Tens of thousands of children are orphaned as a result of Aids
A free and simple piece of open source software is helping manage the spread of disease in developing countries.
The Open Medical Record System (OpenMRS) is providing countries, such as South Africa, with an online patient medical record system.
Users do not require any programming knowledge for the tool which helps improve how people are treated.
It could transform the prevention and treatment of diseases such as HIV and Aids, its developers say.
Many projects designed to tackle the disease manage their information with simple spreadsheets, poorly designed databases and sometimes nothing at all.
But with 40 million people infected or dying from the disease globally, the majority in developing countries, an effective medical record system has been badly needed.
"Our mission is to build a health records system in support of direct patient care, on the ground for the very poorest of the poor," Dr Paul Biondich, a paediatrician at the Regenstrief Institute in the US and one of the co-founders of OpenMRS told the BBC World Service's Digital Planet.
OpenMRS was formed in 2004 and is a free application that has already been rolled out in many African countries, including, Kenya, South Africa and Rwanda.
The system has been designed so that information can be stored in a way that makes it easy to summarise and analyse patient information.
"In taking care of patients there is a process of both being able to gather and interpret information to make informed decisions about what should be done with an individual.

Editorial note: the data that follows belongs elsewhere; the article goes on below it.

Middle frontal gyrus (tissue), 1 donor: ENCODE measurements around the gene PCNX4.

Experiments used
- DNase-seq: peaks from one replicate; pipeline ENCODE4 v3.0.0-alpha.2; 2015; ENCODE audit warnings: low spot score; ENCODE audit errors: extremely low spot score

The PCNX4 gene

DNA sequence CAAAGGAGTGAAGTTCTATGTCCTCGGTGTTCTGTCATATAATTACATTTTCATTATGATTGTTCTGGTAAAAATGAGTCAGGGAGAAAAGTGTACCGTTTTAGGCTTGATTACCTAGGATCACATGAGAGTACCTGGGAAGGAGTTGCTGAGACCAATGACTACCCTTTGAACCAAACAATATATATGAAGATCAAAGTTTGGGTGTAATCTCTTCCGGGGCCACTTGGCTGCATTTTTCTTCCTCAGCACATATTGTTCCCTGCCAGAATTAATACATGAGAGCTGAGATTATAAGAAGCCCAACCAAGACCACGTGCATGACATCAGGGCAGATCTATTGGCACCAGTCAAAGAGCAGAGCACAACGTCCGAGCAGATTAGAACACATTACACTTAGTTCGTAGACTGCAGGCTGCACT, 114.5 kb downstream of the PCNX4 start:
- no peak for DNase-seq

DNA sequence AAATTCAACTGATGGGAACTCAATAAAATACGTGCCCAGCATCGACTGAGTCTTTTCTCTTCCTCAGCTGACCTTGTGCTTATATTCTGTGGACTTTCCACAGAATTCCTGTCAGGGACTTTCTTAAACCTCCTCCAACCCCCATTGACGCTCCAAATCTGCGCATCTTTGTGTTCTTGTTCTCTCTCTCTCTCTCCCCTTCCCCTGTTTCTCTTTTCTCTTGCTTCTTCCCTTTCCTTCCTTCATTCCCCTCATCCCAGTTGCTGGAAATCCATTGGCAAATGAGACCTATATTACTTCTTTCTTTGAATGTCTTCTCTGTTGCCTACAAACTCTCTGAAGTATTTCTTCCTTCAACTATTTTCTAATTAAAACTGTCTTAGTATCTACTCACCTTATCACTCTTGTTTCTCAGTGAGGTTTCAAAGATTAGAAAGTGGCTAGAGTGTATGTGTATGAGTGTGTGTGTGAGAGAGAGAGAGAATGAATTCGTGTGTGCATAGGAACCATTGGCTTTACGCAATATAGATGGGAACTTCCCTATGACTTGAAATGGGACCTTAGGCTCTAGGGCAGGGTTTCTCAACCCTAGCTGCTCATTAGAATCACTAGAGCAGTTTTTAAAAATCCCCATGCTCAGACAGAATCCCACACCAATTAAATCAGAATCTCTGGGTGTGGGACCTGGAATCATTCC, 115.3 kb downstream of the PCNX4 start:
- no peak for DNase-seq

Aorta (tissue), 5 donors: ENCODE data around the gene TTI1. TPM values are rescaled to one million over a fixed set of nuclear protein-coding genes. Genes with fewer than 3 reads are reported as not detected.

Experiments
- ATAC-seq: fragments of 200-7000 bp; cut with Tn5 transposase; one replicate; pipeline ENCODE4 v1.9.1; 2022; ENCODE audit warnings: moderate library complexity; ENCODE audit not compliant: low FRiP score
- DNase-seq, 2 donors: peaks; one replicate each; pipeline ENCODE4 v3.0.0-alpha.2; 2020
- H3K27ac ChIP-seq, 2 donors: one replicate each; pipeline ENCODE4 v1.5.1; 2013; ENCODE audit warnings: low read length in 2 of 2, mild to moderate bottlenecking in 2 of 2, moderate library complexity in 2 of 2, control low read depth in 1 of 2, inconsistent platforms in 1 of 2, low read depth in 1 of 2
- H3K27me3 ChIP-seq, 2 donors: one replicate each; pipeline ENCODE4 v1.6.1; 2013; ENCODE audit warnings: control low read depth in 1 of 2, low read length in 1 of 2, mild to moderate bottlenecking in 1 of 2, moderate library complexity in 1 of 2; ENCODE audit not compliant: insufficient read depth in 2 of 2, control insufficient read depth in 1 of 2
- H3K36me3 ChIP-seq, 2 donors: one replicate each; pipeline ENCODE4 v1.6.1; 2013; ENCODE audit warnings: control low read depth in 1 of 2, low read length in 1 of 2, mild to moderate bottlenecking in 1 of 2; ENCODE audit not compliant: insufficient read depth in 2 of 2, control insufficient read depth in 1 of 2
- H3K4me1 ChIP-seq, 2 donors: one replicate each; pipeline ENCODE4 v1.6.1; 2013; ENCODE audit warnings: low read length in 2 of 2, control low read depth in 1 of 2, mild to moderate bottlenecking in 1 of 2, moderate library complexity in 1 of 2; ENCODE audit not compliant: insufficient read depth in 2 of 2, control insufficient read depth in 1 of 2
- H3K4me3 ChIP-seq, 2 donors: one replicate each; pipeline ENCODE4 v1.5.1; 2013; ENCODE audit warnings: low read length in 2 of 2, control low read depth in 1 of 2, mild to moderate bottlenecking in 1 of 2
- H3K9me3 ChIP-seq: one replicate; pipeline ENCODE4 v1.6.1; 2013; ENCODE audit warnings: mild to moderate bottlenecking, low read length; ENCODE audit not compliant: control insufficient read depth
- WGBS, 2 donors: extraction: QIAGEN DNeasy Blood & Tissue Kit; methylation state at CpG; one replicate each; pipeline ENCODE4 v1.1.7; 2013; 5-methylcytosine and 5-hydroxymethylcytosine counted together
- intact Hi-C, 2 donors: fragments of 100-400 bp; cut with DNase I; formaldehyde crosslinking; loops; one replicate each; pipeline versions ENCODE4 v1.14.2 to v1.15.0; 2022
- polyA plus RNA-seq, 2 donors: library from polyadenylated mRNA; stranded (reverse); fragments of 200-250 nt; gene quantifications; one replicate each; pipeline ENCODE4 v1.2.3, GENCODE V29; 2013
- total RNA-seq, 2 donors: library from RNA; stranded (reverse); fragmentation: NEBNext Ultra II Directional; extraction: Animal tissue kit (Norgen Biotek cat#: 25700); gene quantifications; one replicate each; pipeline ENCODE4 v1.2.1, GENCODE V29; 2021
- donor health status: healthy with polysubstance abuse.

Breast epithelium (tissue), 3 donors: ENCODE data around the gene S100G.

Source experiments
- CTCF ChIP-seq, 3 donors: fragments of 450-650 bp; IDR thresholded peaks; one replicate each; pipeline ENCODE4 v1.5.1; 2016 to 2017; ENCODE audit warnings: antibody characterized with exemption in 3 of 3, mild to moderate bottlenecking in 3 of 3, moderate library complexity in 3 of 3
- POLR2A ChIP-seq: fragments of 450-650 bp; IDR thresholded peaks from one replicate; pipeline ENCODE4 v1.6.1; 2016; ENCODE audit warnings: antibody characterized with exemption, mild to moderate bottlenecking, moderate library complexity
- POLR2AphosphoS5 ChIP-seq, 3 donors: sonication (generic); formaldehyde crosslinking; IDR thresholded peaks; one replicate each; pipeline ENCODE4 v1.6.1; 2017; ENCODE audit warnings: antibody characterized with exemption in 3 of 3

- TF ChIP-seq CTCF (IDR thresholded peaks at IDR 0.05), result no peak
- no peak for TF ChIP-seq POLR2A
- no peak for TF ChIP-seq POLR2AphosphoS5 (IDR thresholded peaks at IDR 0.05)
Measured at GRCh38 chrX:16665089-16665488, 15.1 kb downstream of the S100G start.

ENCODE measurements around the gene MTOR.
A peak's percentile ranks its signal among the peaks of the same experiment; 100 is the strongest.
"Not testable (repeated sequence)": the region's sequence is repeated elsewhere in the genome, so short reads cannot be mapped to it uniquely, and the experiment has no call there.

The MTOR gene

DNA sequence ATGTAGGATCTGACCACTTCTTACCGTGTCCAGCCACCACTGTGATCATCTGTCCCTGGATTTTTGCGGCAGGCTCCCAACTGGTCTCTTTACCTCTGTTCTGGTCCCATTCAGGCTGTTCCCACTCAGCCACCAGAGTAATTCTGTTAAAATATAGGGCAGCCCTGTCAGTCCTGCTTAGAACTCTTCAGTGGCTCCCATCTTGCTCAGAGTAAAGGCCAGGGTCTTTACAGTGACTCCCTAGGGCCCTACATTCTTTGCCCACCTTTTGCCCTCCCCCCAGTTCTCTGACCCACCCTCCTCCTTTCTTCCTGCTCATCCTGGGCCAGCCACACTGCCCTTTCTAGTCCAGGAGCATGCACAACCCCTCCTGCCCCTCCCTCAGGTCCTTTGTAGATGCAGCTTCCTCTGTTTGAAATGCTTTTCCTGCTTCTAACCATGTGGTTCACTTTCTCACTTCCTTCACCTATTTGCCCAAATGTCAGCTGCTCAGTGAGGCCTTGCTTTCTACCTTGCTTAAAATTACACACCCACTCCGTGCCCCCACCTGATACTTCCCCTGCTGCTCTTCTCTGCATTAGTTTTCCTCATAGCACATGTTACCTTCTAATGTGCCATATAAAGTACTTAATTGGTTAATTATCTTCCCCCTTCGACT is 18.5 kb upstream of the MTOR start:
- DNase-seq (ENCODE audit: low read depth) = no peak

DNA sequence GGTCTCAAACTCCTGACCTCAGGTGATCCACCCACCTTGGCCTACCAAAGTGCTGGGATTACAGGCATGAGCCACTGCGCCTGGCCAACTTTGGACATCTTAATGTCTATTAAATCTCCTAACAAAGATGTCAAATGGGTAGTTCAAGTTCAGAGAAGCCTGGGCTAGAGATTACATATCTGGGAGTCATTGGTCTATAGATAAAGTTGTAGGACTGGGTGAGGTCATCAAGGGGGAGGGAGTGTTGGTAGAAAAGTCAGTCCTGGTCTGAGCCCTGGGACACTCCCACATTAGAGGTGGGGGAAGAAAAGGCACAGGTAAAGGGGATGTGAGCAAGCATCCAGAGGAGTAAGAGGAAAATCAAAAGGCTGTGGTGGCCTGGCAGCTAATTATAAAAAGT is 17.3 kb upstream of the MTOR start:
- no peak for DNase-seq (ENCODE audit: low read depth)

"That need to manage information is what electronic medical record systems is all about", he said.
At its core, OpenMRS has a so-called "concept dictionary" that stores all diagnoses, tests, procedures, drugs and other general information.
"In some cases - especially in the context of HIV in Africa - we are seeing that an increasing amount of care is being provided by practitioners that have had less direct experience", said Dr Biondich.
Using a system like OpenMRS, can help to present the information in ways that help make better-informed medical decisions.
"The intention is to create a system that allows clinicians to gather information about their HIV patients.
"For example, their physical exam findings and their laboratory test results, like the CD4 count (a measure of the strength of the immune system) and the types of medications that they have been placed on.
"By capturing that information the idea is that on subsequent visits that information can be used to further drive the process of care.
The system also has a feature called "decision support", which provides tips to clinicians about prescriptions and tests which may be necessary.
A conference in Durban, South Africa, has just taken place for users of the system and developers from the open source community.
"What we are trying to do is get some ground swell of interest around this technology," said Dr Biondich. "What we are finding is that there are a lot of geeks within Africa that have taught us a lot about good system design.
"We are working together with them to build these systems, such that they become their own over time.
"We can come and bring ideas and share but the whole point of this is to create a learning community, where ultimately communities become responsible for the development and further growth of these systems", he said.